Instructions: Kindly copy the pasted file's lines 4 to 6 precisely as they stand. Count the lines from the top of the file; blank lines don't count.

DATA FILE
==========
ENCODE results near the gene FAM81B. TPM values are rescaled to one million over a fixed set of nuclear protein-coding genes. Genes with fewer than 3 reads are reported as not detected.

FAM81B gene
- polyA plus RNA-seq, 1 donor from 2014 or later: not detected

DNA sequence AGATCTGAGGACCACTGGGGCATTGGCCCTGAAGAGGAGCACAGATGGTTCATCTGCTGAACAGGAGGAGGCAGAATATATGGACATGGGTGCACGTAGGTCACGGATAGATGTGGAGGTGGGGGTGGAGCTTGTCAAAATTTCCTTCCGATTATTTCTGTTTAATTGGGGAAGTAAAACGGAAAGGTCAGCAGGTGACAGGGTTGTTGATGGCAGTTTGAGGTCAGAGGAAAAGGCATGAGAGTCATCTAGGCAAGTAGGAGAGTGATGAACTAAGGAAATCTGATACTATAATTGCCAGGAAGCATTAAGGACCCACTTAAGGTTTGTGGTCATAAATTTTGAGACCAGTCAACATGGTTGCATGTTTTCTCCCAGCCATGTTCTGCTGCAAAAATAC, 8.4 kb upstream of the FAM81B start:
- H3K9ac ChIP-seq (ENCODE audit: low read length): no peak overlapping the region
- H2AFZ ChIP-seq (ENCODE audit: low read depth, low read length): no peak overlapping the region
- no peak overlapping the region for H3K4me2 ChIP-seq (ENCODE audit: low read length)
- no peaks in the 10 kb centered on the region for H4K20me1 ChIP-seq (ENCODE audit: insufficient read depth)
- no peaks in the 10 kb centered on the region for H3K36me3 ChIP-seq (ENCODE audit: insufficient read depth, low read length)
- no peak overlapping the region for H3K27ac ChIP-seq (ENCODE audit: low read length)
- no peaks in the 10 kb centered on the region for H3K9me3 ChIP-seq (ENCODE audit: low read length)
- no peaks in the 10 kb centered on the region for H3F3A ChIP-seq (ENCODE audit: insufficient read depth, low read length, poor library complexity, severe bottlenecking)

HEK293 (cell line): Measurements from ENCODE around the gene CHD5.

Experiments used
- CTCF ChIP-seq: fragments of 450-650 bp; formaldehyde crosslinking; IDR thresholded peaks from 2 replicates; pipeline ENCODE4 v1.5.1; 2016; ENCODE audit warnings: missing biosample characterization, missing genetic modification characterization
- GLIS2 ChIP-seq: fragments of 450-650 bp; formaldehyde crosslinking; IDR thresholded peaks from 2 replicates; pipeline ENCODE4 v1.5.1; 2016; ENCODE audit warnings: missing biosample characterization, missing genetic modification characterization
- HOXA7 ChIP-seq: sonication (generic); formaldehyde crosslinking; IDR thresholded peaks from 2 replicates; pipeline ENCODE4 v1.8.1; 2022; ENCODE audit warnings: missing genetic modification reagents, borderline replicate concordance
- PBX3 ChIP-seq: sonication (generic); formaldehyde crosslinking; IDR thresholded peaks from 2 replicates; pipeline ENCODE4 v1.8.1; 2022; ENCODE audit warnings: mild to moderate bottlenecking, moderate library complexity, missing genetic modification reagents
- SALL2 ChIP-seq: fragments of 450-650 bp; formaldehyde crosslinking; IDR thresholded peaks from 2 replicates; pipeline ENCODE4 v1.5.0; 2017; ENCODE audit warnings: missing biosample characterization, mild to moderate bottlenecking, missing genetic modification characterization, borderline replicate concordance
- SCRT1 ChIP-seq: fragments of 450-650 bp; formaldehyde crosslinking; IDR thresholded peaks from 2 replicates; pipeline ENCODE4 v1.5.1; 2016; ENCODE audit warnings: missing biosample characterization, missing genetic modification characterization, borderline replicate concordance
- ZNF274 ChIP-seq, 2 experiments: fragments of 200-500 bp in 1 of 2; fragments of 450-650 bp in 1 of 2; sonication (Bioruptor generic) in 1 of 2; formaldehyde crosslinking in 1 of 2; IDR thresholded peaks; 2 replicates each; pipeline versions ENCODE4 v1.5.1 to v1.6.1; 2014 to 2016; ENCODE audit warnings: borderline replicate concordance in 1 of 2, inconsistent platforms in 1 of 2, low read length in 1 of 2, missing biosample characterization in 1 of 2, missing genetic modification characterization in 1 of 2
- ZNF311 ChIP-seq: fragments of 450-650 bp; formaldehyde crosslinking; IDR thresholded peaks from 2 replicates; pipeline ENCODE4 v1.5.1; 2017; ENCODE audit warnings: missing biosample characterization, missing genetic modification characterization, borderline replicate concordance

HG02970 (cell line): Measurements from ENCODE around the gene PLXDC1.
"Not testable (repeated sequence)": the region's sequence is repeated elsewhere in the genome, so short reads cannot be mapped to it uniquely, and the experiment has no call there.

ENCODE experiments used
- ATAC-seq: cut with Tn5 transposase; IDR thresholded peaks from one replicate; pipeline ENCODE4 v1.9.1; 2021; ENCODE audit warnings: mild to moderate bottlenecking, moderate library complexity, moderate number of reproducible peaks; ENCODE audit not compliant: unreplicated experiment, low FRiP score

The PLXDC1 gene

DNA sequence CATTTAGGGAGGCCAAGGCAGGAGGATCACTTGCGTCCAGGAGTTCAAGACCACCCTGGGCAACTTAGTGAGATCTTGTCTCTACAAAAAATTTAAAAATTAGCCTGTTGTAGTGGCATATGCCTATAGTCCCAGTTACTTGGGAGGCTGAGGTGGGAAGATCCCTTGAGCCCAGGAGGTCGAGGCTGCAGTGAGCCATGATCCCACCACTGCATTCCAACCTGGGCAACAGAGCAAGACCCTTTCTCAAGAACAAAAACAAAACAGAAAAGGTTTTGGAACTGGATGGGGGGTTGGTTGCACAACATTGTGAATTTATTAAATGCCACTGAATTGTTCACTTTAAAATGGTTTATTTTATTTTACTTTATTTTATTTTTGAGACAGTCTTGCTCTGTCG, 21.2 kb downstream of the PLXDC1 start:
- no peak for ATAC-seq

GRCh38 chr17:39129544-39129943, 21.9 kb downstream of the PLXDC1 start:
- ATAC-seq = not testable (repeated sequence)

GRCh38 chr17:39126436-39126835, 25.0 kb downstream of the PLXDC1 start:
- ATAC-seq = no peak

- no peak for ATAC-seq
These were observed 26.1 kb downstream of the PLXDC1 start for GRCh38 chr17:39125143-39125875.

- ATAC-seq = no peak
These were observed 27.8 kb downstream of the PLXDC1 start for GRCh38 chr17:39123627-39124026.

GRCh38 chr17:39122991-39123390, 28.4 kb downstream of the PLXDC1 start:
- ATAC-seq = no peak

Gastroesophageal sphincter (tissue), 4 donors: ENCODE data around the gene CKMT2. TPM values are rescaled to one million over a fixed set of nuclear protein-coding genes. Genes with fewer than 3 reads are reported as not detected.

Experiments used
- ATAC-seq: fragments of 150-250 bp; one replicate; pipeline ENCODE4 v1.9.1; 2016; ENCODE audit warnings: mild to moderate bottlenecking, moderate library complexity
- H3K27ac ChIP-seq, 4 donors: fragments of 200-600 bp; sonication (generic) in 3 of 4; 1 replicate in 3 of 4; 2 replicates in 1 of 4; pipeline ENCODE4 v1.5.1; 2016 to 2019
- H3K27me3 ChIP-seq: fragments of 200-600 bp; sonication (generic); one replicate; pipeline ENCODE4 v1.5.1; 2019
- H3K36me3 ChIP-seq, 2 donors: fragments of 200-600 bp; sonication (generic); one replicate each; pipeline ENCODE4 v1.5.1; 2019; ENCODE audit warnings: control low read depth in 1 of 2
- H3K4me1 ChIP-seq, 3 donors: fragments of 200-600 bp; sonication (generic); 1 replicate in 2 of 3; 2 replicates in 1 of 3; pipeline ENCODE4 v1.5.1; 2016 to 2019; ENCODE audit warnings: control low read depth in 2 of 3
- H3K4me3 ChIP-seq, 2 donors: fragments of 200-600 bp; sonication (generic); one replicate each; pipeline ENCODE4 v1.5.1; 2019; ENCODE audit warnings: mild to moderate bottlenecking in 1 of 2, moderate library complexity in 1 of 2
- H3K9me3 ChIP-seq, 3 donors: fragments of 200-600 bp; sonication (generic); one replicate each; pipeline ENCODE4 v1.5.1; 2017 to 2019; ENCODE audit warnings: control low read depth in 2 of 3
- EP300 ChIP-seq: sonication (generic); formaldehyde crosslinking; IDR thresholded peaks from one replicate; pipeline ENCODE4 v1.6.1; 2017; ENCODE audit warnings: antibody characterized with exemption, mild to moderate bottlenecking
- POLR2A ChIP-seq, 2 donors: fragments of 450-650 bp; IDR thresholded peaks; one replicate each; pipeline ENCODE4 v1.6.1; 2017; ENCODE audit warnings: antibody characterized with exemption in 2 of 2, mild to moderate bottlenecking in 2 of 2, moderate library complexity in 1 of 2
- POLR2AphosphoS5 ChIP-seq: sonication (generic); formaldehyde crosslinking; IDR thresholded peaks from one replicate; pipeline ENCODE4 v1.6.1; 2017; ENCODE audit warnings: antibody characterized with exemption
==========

DNA sequence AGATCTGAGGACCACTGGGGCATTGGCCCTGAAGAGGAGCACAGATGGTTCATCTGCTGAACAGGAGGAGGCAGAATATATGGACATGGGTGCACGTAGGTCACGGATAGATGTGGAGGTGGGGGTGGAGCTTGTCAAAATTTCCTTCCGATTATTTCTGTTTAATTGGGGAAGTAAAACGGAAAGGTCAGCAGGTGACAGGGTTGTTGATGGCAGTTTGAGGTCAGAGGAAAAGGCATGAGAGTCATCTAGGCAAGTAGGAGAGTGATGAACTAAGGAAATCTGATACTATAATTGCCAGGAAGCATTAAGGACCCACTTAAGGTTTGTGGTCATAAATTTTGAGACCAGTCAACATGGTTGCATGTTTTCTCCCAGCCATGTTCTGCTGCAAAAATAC, 8.4 kb upstream of the FAM81B start:
- H3K9ac ChIP-seq (ENCODE audit: low read length): no peak overlapping the region
- H2AFZ ChIP-seq (ENCODE audit: low read depth, low read length): no peak overlapping the region